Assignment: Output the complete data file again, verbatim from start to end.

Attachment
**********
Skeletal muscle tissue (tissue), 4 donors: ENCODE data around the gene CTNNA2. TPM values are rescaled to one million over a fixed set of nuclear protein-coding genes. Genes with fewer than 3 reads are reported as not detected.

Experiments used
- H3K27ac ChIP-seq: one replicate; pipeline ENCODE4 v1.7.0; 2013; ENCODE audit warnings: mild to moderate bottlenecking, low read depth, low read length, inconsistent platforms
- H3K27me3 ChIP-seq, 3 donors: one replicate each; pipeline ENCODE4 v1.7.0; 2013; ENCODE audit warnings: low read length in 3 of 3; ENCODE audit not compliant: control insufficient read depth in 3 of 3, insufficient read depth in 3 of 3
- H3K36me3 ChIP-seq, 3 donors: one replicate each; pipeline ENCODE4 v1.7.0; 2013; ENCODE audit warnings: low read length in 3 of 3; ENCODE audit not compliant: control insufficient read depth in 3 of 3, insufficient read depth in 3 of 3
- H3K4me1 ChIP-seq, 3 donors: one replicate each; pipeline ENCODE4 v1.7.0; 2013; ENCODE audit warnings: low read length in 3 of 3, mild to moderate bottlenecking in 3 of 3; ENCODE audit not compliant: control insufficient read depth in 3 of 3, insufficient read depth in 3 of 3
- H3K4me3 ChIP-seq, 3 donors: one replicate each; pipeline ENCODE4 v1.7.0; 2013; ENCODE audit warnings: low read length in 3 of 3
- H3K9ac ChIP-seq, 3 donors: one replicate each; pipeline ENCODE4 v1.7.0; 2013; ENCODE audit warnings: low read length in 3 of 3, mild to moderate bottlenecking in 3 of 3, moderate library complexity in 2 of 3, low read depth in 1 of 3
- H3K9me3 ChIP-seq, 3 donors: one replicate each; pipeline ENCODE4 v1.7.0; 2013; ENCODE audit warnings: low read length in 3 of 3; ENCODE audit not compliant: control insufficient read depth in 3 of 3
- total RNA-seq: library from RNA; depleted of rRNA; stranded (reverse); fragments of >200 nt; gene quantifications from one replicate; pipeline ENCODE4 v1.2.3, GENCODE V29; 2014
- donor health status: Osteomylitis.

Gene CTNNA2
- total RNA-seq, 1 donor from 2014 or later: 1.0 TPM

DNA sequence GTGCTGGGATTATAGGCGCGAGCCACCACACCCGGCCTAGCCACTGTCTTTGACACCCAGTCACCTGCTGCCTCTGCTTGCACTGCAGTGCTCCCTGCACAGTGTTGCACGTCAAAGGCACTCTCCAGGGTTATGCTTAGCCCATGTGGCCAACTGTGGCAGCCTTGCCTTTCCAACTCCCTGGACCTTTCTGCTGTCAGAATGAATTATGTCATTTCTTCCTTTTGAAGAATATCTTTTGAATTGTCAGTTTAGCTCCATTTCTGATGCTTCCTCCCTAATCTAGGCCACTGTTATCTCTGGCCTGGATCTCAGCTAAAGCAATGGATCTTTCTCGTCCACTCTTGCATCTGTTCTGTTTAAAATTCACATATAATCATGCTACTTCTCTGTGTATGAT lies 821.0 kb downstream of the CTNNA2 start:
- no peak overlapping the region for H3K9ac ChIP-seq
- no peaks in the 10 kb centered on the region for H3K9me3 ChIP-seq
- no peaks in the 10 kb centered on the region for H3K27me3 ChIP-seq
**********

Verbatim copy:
Skeletal muscle tissue (tissue), 4 donors: ENCODE data around the gene CTNNA2. TPM values are rescaled to one million over a fixed set of nuclear protein-coding genes. Genes with fewer than 3 reads are reported as not detected.

Experiments used
- H3K27ac ChIP-seq: one replicate; pipeline ENCODE4 v1.7.0; 2013; ENCODE audit warnings: mild to moderate bottlenecking, low read depth, low read length, inconsistent platforms
- H3K27me3 ChIP-seq, 3 donors: one replicate each; pipeline ENCODE4 v1.7.0; 2013; ENCODE audit warnings: low read length in 3 of 3; ENCODE audit not compliant: control insufficient read depth in 3 of 3, insufficient read depth in 3 of 3
- H3K36me3 ChIP-seq, 3 donors: one replicate each; pipeline ENCODE4 v1.7.0; 2013; ENCODE audit warnings: low read length in 3 of 3; ENCODE audit not compliant: control insufficient read depth in 3 of 3, insufficient read depth in 3 of 3
- H3K4me1 ChIP-seq, 3 donors: one replicate each; pipeline ENCODE4 v1.7.0; 2013; ENCODE audit warnings: low read length in 3 of 3, mild to moderate bottlenecking in 3 of 3; ENCODE audit not compliant: control insufficient read depth in 3 of 3, insufficient read depth in 3 of 3
- H3K4me3 ChIP-seq, 3 donors: one replicate each; pipeline ENCODE4 v1.7.0; 2013; ENCODE audit warnings: low read length in 3 of 3
- H3K9ac ChIP-seq, 3 donors: one replicate each; pipeline ENCODE4 v1.7.0; 2013; ENCODE audit warnings: low read length in 3 of 3, mild to moderate bottlenecking in 3 of 3, moderate library complexity in 2 of 3, low read depth in 1 of 3
- H3K9me3 ChIP-seq, 3 donors: one replicate each; pipeline ENCODE4 v1.7.0; 2013; ENCODE audit warnings: low read length in 3 of 3; ENCODE audit not compliant: control insufficient read depth in 3 of 3
- total RNA-seq: library from RNA; depleted of rRNA; stranded (reverse); fragments of >200 nt; gene quantifications from one replicate; pipeline ENCODE4 v1.2.3, GENCODE V29; 2014
- donor health status: Osteomylitis.

Gene CTNNA2
- total RNA-seq, 1 donor from 2014 or later: 1.0 TPM

DNA sequence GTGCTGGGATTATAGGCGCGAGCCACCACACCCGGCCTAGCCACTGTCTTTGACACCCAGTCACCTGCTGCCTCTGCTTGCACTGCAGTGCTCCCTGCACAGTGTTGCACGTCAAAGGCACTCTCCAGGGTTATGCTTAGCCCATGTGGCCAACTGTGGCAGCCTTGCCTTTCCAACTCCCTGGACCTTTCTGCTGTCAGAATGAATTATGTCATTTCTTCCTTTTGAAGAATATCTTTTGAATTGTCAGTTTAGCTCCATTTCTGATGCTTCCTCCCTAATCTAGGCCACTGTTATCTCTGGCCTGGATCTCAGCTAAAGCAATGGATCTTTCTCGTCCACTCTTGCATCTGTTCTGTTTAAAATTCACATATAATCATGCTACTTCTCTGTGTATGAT lies 821.0 kb downstream of the CTNNA2 start:
- no peak overlapping the region for H3K9ac ChIP-seq
- no peaks in the 10 kb centered on the region for H3K9me3 ChIP-seq
- no peaks in the 10 kb centered on the region for H3K27me3 ChIP-seq